Results of Nature Foundation Research into invasive Seagrass H. stipulacea in the Simpson Bay Lagoon
In February 2013 the St. Maarten Nature Foundation confirmed the presence of Halophila stipulacea, an invasive seagrass, in the Simpson Bay Lagoon. The first unconfirmed, anecdotal report of a specimen of H. stipulacea being present in the Simpson Bay Lagoon dates back to 2010, when an EIA on the construction of the Lagoon Causeway was performed.
Extensive beds of H. stipulacea were found at three different locations: Big Key, Little Key and in the southeastern part of the Lagoon. St. Maarten is currently one of only four territories where the species has been found, thus research on controlling measures in the region are still in their infancy. A dedicated, detailed mapping project will show the real extent of distribution.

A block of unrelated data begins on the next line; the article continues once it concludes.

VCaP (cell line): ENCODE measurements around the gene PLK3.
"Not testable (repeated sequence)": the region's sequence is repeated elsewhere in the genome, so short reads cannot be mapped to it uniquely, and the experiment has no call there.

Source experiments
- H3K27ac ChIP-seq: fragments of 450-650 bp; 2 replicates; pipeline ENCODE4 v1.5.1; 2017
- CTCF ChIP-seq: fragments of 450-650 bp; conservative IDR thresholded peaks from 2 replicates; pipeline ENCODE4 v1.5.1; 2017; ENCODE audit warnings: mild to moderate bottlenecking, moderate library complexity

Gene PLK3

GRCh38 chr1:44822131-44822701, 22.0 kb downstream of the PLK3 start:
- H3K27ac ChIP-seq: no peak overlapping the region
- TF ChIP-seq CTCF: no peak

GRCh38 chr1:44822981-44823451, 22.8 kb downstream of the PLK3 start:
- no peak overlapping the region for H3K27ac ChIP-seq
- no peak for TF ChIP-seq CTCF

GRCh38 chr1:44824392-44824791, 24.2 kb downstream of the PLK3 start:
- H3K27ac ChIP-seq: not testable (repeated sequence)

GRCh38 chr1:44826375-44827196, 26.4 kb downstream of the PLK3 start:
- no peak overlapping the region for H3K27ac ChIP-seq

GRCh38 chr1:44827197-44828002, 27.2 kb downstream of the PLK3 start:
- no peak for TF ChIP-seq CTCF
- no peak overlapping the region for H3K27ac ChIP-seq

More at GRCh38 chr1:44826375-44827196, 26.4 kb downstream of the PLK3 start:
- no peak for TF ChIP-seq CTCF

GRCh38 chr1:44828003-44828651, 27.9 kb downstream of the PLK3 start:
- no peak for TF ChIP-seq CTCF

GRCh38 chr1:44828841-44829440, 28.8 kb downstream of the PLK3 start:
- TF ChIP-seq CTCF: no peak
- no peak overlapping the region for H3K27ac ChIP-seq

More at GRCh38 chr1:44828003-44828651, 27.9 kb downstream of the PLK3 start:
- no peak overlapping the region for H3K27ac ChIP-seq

One of the areas in Simpson Bay where most specimens were found was the planned location for the causeway. The dredging of this site in the near future will result in a definite reduction of H. stipulacea. However, this is not a solution that can be implemented everywhere. Therefore an alternative remedy has to be found to ensure that the species does not gain too much foothold within the ecosystem. The possibility of seeding areas with native grasses in an attempt to control the invasion is currently being investigated.